Dick Loudon and his wife Joanna decide to leave life in New York City and buy a little inn in Vermont. Dick is a how-to book writer, who eventually becomes a local TV celebrity as host of "... See full summary »
This sitcom follows recently divorced mother (Ann Romano) and her two teenage daughters (Barbara and Julie) as they start a new life together in Indianapolis, They are befriended by the ... See full summary »
Pat Harrington Jr.
A greasy-spoon diner in Phoenix, Arizona is the setting for this long-running series. The title character, Alice Hyatt, is an aspiring singer who arrives in Phoenix with her teenaged son, ... See full summary »
Barney Miller is the kind of cop we'd all like to run into. He is always sensible. He maintains order over a squad room of detectives who gamble for a hobby, get hit on by anything in skirts, go to renaissance philosophy conventions for fun, and would really prefer to be writing. Nearly all of the action takes place in the squad room where the citizens and criminals are brought in to complicate the mix. Written by
John Vogel <firstname.lastname@example.org>
In 1979, an episode was done with the actors out of character as a tribute to actor Jack Soo, who played Det. Nick Yemana. Soo had died of cancer of the esophagus in 1979. The episode consisted of unscripted reminiscences of Soo by the cast members, interspersed with clips of him from the show. At the end of this episode, the cast raised their coffee cups as a salute to him, a reference to the running joke throughout the series that Yemana always (but unintentionally) made very foul-tasting coffee for the other members of the squad. See more »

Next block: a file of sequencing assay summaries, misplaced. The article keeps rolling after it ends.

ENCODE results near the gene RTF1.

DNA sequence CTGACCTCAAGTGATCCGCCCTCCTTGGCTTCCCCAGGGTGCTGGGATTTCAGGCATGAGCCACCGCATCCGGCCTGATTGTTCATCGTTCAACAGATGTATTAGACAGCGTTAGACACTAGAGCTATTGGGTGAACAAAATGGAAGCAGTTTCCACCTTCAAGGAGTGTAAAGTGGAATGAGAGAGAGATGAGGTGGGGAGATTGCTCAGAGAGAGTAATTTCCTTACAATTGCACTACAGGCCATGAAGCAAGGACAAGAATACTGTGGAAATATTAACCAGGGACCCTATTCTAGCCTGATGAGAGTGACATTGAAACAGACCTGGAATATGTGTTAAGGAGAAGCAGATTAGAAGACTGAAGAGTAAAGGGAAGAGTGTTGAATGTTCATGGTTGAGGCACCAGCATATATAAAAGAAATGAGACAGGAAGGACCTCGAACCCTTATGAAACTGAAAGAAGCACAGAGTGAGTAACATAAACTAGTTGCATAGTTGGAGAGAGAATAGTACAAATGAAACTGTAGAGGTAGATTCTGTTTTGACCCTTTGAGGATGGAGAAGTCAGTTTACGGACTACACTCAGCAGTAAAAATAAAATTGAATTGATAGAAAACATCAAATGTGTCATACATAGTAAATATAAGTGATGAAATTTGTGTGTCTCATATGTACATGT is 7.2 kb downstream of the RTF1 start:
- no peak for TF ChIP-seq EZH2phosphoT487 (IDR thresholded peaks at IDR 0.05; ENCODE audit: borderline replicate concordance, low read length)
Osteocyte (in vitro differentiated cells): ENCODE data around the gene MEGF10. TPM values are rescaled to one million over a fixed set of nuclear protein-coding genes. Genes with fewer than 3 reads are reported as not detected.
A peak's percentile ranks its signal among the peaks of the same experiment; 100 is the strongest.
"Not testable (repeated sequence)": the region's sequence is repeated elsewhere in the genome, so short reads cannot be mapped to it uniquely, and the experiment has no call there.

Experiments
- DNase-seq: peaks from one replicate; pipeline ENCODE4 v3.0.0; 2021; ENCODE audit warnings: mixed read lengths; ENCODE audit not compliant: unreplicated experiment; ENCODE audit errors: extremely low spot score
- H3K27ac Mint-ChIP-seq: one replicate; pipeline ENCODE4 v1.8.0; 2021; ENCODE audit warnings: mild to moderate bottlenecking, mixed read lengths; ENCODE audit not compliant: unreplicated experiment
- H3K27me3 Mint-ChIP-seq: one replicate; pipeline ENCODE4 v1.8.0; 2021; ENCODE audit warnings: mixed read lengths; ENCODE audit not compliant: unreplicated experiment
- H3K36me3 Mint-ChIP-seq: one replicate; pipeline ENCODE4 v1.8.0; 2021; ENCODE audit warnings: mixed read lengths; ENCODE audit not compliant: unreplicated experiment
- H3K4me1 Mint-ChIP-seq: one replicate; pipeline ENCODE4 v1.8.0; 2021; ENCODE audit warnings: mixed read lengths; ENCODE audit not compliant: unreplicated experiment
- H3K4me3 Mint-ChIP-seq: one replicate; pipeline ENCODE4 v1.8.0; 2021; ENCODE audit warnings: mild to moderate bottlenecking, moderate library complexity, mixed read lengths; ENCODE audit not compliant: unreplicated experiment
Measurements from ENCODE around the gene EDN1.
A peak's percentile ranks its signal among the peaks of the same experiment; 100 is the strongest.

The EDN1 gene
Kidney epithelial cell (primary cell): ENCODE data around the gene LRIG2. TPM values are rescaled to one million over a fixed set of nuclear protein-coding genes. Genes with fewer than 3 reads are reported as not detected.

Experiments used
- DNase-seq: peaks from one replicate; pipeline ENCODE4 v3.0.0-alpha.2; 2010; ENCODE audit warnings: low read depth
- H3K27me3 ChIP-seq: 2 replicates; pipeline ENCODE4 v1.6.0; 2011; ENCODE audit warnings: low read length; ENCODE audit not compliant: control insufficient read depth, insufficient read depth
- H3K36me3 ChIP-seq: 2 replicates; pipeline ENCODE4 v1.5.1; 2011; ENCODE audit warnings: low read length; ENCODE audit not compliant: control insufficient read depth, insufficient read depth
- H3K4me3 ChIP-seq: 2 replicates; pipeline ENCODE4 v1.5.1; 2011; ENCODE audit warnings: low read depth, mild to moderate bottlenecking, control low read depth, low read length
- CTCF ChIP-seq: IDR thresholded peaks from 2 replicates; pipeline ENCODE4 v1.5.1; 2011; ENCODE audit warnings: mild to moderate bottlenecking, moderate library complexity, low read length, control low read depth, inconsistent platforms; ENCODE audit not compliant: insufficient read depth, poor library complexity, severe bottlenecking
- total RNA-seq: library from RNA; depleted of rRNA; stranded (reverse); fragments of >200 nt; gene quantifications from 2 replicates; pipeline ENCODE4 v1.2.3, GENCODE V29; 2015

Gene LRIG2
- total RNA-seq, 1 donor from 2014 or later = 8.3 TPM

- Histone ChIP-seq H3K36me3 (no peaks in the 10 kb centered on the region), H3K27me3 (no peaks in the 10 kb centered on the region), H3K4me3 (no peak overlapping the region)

Det. Sgt. Chano Amenguale:
Hey, Barney, do you think Kelly's just a big mouth? Or, is he really going to try to make trouble?
I think Kelly is just a big mouth... who's really going to try to make trouble.
He's probably after me. Kelly's always had a thing about Orientals being on the police force. He says we screw up the look of the Saint Patrick's Day Parade.
See more »
At different times in the production of the series Max Gail was credited as both Max Gail and Maxwell Gail. See more »
This show was one of the reasons why the ABC would dethrone the CBS, as the number one network in prime time in the latter 1970's.
Barney Miller depicted the day to day workings of a typical New York City detectives unit. Void of overly melodramatic urban drama, and the now all too over played "tough guy" act, Barney Miller was touted as being a fair portrayal of the life of a detective (with much more levity of-course).
Even though it was first and foremost a comedy series, the writers gave us a much needed balance by injecting a bit of drama into the plot and characters themselves. This dramatic element was so well done, that it added to character development, and provided for more laughter. Their witty dialog rarely left the viewer disappointed, or without a laugh, and with entertainment being the key factor of any Television production, the cast of Barney Miller delivered in episode after episode.
However, the show was produced during a time when crime in NY City was being managed with a overly diplomatic approach. An experiment that would prove it self to be disastrous, effectuated lectures by some of the shows characters, demonstrating an endorsement of this new more "liberal" approach to fighting crime.
There is not much out there today that even comes close to what we had in Barney Miller. It seems that todays Television lacks respect for their audience, as cheap sexual gags, and one liners dominate the sitcom landscape, and leave us with vacuous and cloddish jocularity.
Barney Miller will however, be an example of what Television once was. A time when mature, plot driven humor was demanded, and the crude and immature was rejected.
31 of 32 people found this review helpful.
Was this review helpful to you?